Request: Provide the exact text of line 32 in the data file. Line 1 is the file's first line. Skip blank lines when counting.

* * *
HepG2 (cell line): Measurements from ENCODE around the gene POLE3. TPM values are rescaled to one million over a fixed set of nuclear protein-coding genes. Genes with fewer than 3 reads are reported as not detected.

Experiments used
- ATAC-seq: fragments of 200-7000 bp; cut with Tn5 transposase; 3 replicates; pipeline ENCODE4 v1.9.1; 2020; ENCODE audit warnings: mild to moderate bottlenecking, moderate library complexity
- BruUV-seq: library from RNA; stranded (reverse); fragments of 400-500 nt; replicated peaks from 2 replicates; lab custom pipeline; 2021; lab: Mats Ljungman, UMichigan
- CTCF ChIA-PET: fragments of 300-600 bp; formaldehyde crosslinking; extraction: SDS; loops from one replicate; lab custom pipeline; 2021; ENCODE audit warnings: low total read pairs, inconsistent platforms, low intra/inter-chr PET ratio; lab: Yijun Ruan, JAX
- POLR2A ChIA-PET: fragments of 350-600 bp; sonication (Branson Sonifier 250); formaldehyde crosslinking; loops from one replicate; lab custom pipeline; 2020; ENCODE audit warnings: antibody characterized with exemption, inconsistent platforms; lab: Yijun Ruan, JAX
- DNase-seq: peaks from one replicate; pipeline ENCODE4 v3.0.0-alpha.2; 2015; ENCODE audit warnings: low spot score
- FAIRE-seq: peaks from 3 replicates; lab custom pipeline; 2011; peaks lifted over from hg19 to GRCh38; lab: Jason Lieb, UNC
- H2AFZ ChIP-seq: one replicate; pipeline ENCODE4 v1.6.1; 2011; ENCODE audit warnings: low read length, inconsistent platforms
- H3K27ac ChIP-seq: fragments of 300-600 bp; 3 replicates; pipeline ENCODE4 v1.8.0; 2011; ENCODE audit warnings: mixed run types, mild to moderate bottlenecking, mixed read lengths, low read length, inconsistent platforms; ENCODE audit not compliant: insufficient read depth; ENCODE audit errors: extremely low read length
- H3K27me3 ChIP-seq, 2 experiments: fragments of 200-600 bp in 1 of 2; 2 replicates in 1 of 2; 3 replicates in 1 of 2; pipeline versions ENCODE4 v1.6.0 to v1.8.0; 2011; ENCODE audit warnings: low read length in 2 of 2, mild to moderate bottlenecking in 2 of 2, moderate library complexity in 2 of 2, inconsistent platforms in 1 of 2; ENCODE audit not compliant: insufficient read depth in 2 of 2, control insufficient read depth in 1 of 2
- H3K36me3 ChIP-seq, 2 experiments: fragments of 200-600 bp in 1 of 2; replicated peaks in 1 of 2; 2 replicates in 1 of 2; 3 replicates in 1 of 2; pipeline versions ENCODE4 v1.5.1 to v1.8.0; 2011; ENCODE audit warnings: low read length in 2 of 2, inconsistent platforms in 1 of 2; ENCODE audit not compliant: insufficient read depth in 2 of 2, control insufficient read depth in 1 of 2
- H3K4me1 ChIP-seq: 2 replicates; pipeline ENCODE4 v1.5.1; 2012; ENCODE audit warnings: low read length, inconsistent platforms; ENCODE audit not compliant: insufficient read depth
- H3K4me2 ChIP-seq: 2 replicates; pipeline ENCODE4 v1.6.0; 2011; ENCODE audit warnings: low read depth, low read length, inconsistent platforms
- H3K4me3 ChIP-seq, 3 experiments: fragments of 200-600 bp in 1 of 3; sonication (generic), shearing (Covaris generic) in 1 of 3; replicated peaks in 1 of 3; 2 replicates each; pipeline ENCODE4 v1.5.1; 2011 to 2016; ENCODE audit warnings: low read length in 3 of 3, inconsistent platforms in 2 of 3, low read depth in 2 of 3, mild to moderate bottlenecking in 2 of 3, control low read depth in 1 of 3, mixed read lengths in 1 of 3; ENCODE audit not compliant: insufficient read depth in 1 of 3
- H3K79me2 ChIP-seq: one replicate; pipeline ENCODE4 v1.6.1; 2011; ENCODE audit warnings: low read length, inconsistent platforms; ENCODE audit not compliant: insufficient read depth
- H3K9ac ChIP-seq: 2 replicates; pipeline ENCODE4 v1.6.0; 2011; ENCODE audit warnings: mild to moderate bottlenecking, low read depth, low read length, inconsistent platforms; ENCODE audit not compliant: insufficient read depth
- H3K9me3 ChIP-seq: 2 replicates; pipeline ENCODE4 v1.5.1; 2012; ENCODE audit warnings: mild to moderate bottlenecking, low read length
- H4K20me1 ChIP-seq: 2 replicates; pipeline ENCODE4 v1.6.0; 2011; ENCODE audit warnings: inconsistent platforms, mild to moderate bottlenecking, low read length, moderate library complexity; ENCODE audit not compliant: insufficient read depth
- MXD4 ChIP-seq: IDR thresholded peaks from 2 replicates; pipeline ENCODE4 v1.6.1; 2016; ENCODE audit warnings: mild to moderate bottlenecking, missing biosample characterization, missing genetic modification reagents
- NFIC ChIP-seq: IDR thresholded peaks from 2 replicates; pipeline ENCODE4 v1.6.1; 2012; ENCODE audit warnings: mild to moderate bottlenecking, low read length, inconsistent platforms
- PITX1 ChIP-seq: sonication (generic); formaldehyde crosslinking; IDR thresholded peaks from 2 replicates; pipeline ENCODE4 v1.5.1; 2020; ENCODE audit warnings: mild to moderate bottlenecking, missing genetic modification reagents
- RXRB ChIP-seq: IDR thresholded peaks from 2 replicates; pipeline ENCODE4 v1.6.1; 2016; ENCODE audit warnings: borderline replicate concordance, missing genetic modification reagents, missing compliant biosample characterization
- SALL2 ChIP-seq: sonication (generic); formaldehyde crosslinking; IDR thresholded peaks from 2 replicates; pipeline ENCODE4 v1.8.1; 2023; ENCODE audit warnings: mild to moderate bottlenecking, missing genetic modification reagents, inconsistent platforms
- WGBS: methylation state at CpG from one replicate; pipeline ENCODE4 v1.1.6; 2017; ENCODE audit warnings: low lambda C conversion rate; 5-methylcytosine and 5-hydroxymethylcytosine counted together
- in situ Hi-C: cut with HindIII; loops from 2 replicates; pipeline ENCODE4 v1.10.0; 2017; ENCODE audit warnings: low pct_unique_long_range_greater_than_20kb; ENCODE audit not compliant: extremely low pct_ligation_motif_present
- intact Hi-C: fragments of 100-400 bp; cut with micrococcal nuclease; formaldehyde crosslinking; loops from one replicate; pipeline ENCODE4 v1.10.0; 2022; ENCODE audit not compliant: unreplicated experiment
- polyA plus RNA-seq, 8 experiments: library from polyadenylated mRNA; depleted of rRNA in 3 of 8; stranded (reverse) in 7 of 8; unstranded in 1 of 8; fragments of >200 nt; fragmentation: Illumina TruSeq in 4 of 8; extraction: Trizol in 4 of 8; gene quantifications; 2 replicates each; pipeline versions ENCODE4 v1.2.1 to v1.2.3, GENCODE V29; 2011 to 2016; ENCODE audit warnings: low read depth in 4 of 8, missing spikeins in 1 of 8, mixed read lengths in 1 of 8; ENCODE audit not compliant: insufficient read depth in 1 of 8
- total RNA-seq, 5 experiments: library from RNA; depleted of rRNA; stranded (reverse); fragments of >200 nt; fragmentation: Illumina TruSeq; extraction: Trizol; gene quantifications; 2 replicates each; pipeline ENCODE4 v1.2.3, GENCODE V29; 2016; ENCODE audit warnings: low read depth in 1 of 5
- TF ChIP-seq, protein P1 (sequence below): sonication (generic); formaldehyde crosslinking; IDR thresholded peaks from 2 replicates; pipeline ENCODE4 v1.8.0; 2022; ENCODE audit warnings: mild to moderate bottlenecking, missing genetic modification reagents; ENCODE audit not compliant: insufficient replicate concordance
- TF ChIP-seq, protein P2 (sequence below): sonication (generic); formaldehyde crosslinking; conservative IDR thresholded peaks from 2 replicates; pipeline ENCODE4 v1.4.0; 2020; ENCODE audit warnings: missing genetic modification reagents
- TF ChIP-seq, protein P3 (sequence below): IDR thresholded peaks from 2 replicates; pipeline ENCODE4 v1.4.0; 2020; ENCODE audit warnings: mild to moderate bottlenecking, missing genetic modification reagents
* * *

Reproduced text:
- TF ChIP-seq, protein P3 (sequence below): IDR thresholded peaks from 2 replicates; pipeline ENCODE4 v1.4.0; 2020; ENCODE audit warnings: mild to moderate bottlenecking, missing genetic modification reagents